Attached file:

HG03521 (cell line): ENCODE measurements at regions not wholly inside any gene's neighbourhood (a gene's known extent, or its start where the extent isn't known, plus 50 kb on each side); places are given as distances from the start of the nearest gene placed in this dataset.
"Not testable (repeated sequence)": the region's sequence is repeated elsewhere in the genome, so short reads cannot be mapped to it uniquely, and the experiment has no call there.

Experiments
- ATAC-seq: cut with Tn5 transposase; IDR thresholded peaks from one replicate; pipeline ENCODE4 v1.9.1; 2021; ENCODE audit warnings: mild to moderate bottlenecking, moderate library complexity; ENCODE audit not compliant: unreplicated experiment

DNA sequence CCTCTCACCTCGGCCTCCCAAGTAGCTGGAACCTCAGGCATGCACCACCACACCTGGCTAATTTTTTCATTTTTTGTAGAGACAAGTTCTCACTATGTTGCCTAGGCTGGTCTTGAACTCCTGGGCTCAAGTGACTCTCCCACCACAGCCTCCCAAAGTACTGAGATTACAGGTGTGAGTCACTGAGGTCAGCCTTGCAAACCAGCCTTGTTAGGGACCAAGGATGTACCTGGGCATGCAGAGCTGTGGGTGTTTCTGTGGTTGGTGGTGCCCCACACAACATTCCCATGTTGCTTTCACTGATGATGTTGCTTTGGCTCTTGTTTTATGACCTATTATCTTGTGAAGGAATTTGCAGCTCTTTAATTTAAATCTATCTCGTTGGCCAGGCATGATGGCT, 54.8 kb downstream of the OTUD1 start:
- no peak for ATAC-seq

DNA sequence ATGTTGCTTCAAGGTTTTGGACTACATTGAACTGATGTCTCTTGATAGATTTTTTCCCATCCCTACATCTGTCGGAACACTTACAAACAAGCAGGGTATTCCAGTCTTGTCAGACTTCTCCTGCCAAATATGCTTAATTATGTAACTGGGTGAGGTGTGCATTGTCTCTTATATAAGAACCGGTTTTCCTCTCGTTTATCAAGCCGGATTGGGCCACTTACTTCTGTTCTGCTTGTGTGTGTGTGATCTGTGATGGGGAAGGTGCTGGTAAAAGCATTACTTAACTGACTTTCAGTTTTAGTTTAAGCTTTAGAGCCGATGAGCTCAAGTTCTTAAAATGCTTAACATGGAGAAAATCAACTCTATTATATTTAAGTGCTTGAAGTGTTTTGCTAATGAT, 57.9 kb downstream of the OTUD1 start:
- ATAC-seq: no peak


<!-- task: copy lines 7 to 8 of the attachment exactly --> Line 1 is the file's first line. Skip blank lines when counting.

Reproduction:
DNA sequence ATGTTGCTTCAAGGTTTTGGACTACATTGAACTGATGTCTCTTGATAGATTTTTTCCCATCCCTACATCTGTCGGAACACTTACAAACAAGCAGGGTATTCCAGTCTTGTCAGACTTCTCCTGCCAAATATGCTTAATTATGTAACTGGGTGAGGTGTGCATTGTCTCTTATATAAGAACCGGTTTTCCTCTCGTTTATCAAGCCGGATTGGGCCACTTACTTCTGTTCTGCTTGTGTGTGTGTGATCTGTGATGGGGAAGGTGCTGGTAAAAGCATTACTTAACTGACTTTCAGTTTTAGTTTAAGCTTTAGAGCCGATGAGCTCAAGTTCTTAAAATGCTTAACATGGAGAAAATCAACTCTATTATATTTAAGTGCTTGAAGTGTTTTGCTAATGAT, 57.9 kb downstream of the OTUD1 start:
- ATAC-seq: no peak